Big Data why now?

Ask any data warehouse architect what is driving the “big data” craze and he’ll tell you it has to do with the cost of storage and the advancements in distributed computing and most likely will mention Hadoop. Most enterprise data warehouses are constrained by cost and scalability of relational databases.

The simple fact is that most databases were designed to deal with data measured in the hundreds of gigabytes to a few terabytes they weren’t prepared or designed to handle the structural and computational demands of the analytic community. For example, many relational databases have a hard limit on the number of columns and the width of result sets generally between 255 and 1,000 variables however many RDMS still only support 255 columns.

To further put it into perspective, I was recently working on an analytic dataset where phrase counts were combined with customer response history, the very wide data set (but typical) had nearly 5000 columns, to build a predictive model I still need to figure out which of those columns are likely to be predictive. And that is where the iterative and exploratory nature of data mining is at odds with traditional database technology. This is yet another reason why people are turning to storage alternatives like Hadoop.

Let’s take a look at cost of storage. I pulled some data from Historical Notes about the Cost of Hard Drive Storage Space. The cost of a Gigabyte of storage has dropped from around $19 - 16 in 2000 to less than $0.07 today.

Part of the Hadoop equation is about the economics of storage. In some ways (and if you drink the cool aide),  Hadoop storage is nearly free. The other part of the Hadoop equation is the lack of limitations (and features) that relational databases have. For example, if you want to mash structured and semi-structured data with binary data together, you can do it. If you want to make really wide data sets with thousands of variables, you can do it. Some can argue that Hadoop doesn’t do this, that, or the other easily -- and they are probably right -- but the fact is that for extreme data challenges (see I’m trying not to use the Big Data term), Hadoop is a great fit.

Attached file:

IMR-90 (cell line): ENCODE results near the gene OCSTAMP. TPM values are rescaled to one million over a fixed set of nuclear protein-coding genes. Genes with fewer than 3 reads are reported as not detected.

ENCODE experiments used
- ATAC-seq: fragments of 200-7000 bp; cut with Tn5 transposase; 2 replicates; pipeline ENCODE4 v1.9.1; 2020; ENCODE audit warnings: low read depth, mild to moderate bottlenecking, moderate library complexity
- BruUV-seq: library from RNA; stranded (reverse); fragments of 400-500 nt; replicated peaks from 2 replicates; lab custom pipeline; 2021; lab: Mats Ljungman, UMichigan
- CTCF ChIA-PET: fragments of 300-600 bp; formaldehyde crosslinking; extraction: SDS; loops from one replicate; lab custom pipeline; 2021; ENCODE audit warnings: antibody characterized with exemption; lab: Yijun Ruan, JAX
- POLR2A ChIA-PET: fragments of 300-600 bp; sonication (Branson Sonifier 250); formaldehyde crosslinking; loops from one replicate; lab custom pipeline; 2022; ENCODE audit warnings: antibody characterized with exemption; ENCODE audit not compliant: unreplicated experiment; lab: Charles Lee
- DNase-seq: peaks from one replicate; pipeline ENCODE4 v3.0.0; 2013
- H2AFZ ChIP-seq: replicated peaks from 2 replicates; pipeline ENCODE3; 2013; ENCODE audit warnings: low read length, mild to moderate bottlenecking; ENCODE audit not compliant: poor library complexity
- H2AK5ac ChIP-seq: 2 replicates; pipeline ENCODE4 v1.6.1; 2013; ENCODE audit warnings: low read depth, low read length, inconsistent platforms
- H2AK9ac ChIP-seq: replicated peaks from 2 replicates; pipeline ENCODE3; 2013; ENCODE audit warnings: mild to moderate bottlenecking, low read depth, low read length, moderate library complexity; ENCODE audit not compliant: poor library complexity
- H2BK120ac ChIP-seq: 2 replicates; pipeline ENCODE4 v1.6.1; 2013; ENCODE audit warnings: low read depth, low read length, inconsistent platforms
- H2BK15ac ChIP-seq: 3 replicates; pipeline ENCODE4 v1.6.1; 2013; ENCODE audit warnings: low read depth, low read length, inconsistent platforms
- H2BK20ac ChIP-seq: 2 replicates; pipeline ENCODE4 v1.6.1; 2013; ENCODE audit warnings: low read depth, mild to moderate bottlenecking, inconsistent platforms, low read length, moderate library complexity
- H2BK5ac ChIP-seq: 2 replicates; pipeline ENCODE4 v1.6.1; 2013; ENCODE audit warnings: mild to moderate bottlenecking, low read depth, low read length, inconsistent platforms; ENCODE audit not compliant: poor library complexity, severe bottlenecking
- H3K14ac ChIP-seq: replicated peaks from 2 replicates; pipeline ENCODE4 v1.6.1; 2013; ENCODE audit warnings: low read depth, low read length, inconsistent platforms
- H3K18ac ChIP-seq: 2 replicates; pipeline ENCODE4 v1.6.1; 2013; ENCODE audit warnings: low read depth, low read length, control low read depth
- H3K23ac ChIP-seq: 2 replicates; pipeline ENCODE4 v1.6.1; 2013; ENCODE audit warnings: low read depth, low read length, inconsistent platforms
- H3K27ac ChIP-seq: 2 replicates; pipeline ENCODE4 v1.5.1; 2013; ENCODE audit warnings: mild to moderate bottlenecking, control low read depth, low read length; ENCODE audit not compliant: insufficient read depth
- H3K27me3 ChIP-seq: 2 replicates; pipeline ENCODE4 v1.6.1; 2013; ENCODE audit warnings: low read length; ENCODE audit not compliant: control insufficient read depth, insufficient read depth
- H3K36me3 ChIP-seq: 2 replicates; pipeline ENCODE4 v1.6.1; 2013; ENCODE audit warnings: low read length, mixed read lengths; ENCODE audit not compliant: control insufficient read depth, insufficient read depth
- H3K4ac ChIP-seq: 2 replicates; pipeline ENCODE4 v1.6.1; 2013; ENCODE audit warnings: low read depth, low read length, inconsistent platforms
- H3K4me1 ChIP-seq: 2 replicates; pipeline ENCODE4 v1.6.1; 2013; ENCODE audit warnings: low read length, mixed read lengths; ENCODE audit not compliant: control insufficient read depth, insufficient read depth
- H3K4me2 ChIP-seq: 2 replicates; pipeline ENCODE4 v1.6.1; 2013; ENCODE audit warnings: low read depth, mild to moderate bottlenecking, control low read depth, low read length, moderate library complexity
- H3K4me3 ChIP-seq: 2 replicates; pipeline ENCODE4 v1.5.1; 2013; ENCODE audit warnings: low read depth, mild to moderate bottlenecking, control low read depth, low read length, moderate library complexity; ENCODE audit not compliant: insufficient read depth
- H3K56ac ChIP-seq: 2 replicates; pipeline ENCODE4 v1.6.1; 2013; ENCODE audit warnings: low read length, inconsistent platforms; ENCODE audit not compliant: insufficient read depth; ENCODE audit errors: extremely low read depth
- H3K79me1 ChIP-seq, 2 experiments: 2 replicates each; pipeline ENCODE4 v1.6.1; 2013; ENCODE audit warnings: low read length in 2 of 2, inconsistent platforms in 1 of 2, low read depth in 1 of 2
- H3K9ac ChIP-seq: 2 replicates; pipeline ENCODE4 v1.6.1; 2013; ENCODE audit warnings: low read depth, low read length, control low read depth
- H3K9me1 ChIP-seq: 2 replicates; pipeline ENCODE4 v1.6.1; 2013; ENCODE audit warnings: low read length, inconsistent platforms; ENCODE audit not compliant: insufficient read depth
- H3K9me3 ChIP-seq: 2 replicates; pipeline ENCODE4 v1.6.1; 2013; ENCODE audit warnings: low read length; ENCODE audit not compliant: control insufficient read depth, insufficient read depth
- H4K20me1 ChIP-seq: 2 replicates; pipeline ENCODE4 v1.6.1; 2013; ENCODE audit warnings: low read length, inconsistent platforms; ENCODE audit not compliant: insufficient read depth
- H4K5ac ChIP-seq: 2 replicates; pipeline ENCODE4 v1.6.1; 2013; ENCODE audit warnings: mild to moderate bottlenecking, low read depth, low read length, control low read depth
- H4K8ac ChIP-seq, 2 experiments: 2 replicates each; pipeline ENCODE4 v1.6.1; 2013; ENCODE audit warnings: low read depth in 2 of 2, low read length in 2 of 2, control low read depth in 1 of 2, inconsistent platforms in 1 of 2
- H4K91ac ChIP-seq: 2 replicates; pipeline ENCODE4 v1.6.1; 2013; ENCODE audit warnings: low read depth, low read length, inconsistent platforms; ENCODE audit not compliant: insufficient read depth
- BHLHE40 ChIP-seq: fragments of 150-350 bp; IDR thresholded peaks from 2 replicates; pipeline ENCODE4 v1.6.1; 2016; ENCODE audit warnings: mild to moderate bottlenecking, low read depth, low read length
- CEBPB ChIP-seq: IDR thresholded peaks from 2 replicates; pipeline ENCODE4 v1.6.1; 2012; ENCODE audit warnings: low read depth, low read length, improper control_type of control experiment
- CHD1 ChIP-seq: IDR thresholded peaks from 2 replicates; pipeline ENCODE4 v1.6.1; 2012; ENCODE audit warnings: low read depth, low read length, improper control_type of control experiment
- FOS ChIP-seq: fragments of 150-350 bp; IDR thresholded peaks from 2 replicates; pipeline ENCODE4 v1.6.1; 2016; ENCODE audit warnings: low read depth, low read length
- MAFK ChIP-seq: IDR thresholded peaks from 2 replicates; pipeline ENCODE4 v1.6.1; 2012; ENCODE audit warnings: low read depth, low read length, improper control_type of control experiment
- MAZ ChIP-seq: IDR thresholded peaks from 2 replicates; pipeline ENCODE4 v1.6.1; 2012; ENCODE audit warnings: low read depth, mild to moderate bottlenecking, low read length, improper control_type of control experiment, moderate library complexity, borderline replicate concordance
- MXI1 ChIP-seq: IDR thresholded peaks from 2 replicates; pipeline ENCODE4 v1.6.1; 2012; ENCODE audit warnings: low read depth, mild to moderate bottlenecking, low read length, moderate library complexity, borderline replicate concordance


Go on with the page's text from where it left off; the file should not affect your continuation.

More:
Let’s get real however…

Based on the average cost per terabyte of compute capacity of a pre-packaged Hadoop system, Hadoop is easily 10x cheaper for comparable computing capacity over traditional data warehouse appliance systems; however it doesn’t tell the whole cost of computing story.

The fixed cost of hardware is just one factor to consider and like most choices in life there is a tradeoff to be made. Usability is one aspect of Hadoop; it isn’t for everyone. Another aspect is talent acquisition. Today, Hadoop administrators and map reduce developers come priced at a premium – assuming you can find one. There is a dearth of Hadoop savvy talent out there that many of the distribution providers are trying to address with training. While training is a good start, there is no better teacher like experience; and that unfortunately takes time.

tags: big data, enterprise data warehouse, hadoop, storage costs

One Comment

  1. Posted November 10, 2011 at 2:34 am | Permalink

    Great post Mike!

    I also agree with you that the real story behind Hadoop is Cost and Flexibility, often hidden behind the noisy discussions around volume and social media content.

    In many ways, the Hadoop story itself is a classic open source story!

    Two of the key initial drivers for the first open source movements were also cost, and flexibility.

    Cost because open source software like Linux was basically free, flexibility because having access to the source code means you can port it to any hardware platform and practically do anything you want with it (including powering your playstation!)

    Linux also took years to go main stream due to lack of skilled personnel and corporate support, I guess Hadoop is history repeating itself.

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  2. By IT considerations for analytics in 2012 on November 28, 2011 at 2:44 pm

    [...] a bit about big data, so from a planning perspective I’ll just point you to several previous posts, and suggest that 2012 should be the year that you map out your plans for big data. Start small [...]

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